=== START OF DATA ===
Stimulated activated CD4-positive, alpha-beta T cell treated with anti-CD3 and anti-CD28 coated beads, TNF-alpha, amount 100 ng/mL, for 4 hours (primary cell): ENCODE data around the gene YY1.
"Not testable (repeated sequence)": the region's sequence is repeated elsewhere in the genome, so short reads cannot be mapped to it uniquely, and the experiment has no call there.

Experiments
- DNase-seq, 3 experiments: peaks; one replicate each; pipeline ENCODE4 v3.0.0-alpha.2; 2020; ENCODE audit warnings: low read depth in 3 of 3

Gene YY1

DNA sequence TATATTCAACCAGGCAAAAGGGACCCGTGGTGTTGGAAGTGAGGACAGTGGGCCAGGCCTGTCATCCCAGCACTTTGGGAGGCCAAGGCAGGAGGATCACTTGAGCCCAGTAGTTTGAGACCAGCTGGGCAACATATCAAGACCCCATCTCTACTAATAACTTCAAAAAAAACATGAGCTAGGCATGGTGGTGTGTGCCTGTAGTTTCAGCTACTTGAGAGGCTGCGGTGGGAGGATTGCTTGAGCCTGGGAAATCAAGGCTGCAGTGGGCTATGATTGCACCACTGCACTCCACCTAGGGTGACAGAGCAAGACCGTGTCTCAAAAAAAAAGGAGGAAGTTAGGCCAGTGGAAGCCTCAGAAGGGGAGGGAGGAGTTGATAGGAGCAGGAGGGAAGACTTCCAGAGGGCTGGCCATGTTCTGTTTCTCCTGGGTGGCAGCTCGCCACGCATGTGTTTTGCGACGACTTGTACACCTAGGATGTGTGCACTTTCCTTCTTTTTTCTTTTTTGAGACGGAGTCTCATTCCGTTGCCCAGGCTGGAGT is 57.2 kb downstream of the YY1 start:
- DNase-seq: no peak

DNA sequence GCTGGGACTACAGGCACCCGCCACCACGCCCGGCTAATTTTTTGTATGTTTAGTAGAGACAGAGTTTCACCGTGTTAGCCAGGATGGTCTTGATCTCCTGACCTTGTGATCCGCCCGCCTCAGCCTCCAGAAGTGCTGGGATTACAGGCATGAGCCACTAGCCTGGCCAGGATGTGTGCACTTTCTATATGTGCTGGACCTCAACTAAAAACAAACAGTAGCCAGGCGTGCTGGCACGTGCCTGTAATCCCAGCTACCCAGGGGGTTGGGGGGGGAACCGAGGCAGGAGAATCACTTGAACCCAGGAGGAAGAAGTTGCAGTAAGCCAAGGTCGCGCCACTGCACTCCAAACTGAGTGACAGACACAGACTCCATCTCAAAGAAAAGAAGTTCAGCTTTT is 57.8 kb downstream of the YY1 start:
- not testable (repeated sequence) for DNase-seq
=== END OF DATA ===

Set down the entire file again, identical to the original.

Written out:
Stimulated activated CD4-positive, alpha-beta T cell treated with anti-CD3 and anti-CD28 coated beads, TNF-alpha, amount 100 ng/mL, for 4 hours (primary cell): ENCODE data around the gene YY1.
"Not testable (repeated sequence)": the region's sequence is repeated elsewhere in the genome, so short reads cannot be mapped to it uniquely, and the experiment has no call there.

Experiments
- DNase-seq, 3 experiments: peaks; one replicate each; pipeline ENCODE4 v3.0.0-alpha.2; 2020; ENCODE audit warnings: low read depth in 3 of 3

Gene YY1

DNA sequence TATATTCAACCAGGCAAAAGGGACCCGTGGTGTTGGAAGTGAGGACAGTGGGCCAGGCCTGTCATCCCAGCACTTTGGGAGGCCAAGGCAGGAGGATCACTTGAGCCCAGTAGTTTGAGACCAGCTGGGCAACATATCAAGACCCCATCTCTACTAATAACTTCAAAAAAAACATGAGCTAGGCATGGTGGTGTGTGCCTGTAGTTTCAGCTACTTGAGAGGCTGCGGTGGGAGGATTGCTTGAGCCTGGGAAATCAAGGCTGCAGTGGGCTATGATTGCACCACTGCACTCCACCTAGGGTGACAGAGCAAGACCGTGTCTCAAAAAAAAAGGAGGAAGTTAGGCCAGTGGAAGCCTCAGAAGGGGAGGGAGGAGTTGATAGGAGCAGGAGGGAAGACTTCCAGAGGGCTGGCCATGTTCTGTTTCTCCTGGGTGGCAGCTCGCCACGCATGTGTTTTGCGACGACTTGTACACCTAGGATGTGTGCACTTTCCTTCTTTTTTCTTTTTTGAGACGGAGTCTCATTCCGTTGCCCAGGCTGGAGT is 57.2 kb downstream of the YY1 start:
- DNase-seq: no peak

DNA sequence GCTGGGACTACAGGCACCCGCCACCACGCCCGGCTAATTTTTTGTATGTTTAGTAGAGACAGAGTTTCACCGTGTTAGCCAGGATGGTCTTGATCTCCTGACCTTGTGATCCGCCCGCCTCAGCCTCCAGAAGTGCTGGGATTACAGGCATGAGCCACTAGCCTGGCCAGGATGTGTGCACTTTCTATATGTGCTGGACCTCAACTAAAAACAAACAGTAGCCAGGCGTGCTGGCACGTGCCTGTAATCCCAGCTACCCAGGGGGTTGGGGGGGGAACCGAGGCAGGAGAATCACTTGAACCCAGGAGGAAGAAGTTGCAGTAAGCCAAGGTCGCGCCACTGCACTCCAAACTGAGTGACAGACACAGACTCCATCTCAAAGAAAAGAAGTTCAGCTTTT is 57.8 kb downstream of the YY1 start:
- not testable (repeated sequence) for DNase-seq